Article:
The vivid orange spicing of his murgh tikka was bouncing off the white plate like a sunbeam when it arrived. And, accompanied by a little fresh salad and more raita, it looked more than a little appetising. The taste got the thumbs up too, the chicken was plump and juicy and the tikka deliciously warming and moreish.
I’ve got to say though, my starter was the star of the show. The prawns were jumbo to say the least, succulent and mouthwateringly tangy. They were sitting on a bed of onions and salad and I could have eaten the whole thing 20 times over. If you’re a fan of seafood, the tandoori jingha is a must on any visit to Five Rivers.
After they prised the bowl out of my hands – “wait, there still may be a drop of sauce left!” – we had just the right wait until the main courses were brought out. It’s never fun when they arrive just a few seconds after your starters and you’ve barely had time to savour the taste and prepare yourself for the main event but the staff on this occasion timed it to perfection.
From the main menu, I’d selected the goan fish curry, fillets of cod simmered in a traditional Goan masala of piaz, coriander seeds, green chillies and coconut cream for £11.50.
He went for the dhaba murgh, which is billed on the menu as “exquisite Punjabi country fayre of tender pieces of chicken cooked with ginger, onions, coriander, fresh herbs and native spices”. It came in at £8.50.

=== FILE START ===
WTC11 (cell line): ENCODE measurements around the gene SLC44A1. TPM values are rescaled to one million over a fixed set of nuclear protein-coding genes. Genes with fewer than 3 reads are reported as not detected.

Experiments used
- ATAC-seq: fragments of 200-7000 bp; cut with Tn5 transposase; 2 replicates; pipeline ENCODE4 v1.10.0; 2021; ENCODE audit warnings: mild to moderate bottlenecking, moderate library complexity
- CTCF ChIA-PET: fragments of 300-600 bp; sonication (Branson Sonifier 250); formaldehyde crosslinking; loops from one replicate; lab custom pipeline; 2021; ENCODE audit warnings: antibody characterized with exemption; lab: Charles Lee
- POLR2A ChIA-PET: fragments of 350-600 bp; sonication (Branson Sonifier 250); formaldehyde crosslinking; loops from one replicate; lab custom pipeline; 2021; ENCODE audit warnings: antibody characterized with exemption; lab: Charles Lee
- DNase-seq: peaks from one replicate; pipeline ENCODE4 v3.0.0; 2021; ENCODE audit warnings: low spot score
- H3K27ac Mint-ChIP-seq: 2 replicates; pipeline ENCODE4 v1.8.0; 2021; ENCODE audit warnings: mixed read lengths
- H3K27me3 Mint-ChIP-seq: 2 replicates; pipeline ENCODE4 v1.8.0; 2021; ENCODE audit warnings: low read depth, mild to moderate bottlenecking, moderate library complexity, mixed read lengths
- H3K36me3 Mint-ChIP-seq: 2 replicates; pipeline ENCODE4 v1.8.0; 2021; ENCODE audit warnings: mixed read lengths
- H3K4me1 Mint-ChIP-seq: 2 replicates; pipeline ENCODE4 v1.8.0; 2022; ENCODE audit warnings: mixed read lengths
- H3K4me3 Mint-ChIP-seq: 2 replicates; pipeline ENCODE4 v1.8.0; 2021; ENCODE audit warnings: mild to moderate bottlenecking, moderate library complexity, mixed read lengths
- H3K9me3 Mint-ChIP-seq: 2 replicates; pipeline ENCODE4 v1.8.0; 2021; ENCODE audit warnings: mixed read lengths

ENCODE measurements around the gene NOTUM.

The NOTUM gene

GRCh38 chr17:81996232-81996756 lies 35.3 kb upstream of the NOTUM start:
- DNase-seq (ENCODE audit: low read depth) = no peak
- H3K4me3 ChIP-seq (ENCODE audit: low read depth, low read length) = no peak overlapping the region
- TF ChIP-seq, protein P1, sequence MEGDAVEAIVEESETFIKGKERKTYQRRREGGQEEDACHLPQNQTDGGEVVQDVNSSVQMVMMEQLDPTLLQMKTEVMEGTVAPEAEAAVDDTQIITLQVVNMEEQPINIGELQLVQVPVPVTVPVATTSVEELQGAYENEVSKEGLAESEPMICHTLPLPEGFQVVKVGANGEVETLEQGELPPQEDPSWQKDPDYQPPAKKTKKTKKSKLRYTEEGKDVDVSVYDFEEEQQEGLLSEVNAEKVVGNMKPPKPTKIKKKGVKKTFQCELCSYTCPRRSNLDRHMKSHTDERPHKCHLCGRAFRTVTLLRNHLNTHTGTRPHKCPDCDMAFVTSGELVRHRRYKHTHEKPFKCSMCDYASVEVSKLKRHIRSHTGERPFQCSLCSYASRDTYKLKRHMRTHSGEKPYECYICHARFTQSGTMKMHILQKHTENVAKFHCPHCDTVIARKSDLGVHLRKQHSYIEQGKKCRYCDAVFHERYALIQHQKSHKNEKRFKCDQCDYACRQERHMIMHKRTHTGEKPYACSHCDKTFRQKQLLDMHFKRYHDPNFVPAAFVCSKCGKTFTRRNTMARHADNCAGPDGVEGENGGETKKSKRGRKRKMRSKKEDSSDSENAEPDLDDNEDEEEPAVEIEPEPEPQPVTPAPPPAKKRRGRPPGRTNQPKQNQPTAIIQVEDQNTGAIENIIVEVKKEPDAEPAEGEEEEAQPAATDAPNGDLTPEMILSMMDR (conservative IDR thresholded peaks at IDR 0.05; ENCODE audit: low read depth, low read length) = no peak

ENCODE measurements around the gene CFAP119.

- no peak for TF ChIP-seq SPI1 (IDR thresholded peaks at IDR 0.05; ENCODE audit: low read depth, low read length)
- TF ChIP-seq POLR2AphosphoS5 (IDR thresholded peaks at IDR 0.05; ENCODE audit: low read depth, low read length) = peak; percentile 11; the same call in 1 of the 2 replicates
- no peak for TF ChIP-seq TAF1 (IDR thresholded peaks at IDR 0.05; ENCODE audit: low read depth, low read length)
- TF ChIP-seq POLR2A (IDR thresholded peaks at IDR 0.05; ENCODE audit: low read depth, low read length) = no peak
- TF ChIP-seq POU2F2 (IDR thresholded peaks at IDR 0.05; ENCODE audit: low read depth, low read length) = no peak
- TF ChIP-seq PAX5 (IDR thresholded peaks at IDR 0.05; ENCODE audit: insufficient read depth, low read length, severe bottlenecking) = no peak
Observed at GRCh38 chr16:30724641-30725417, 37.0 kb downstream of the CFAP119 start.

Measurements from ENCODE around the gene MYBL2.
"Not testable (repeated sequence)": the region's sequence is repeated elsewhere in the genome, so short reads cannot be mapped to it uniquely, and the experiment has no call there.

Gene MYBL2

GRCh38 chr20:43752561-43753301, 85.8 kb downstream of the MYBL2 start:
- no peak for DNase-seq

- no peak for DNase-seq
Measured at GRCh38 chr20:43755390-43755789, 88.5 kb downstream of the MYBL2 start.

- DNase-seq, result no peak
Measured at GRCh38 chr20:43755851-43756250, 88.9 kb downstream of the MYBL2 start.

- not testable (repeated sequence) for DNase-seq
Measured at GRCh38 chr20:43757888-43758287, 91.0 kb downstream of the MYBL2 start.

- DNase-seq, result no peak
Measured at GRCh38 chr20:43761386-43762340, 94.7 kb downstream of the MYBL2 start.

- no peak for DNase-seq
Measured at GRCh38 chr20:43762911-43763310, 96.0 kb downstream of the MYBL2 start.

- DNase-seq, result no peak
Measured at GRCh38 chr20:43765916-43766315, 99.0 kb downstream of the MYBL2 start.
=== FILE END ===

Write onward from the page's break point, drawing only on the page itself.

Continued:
We also ordered a garlic and coriander naan bread and some pilau rice to complete our feast.
As well as chicken and seafood, there’s also duck and lamb on the mains menu, as well as no fewer than 10 vegetarian options. Impressive by any standards.
Veggie choices included aloo methi – baby potatoes braised in fengreek gravy; bhindi dopiaza – fresh okra sauteed with dry spices, and Punjabi saag.
All the vegetarian options can be enjoyed as side dishes too, if you’re feeling really hungry.
The boyfriend’s main course was a thing of beauty and was packed full of well-balanced flavours and a good punch of taste. It was super fresh and the whole lot was polished off in next to no time.
My curry had a real kick to it. It looked completely unassuming and safe but resulted in me drinking the entire bottle of water at our table. That’s not to say it wasn’t gorgeous, far from it. The sauce was rich and thick, perfect for mopping up with the naan, and the cod was soft, flaky and a brilliant white inside.